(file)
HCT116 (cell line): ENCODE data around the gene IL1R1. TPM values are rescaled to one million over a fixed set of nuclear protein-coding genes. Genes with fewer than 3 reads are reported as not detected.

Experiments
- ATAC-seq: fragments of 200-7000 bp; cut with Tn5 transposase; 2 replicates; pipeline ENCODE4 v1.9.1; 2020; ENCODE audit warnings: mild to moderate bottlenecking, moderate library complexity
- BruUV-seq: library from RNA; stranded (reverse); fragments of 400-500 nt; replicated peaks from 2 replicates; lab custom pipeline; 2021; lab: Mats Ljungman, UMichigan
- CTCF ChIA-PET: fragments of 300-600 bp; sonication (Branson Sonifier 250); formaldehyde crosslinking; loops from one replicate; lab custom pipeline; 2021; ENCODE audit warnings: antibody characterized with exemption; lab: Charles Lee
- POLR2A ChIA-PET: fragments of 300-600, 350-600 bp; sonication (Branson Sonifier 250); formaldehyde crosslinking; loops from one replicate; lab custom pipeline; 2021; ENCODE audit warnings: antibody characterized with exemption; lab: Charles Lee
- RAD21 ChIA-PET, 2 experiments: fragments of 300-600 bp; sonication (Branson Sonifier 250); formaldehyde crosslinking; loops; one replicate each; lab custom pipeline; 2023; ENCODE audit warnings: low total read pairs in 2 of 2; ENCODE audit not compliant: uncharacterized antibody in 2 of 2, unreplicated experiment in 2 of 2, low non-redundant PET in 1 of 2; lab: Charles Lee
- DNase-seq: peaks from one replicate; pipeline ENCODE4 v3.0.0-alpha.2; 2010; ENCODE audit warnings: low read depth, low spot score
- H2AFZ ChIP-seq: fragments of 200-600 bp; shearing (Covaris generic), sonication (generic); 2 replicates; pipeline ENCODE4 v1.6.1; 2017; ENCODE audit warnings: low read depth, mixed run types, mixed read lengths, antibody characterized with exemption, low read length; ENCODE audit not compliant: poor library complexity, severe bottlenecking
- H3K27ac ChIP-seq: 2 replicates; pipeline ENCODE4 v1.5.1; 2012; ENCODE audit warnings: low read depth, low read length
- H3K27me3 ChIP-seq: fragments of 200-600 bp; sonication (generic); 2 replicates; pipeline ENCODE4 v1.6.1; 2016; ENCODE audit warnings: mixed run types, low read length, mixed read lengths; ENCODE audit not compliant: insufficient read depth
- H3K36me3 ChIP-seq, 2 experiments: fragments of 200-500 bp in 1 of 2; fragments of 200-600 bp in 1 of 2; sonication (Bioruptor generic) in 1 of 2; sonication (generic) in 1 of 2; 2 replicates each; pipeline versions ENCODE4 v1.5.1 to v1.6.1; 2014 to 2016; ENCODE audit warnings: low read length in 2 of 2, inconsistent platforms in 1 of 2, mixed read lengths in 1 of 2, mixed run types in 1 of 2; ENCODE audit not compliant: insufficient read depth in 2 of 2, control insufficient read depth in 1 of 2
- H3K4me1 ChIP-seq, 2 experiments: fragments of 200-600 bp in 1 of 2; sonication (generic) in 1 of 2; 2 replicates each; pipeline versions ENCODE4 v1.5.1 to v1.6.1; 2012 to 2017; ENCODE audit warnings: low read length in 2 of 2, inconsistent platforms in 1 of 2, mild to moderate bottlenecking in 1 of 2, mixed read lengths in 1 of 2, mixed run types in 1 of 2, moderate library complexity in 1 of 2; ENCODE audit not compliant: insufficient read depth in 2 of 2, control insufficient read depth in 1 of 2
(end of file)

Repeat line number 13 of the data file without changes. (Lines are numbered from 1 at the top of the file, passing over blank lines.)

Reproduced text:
- H3K4me1 ChIP-seq, 2 experiments: fragments of 200-600 bp in 1 of 2; sonication (generic) in 1 of 2; 2 replicates each; pipeline versions ENCODE4 v1.5.1 to v1.6.1; 2012 to 2017; ENCODE audit warnings: low read length in 2 of 2, inconsistent platforms in 1 of 2, mild to moderate bottlenecking in 1 of 2, mixed read lengths in 1 of 2, mixed run types in 1 of 2, moderate library complexity in 1 of 2; ENCODE audit not compliant: insufficient read depth in 2 of 2, control insufficient read depth in 1 of 2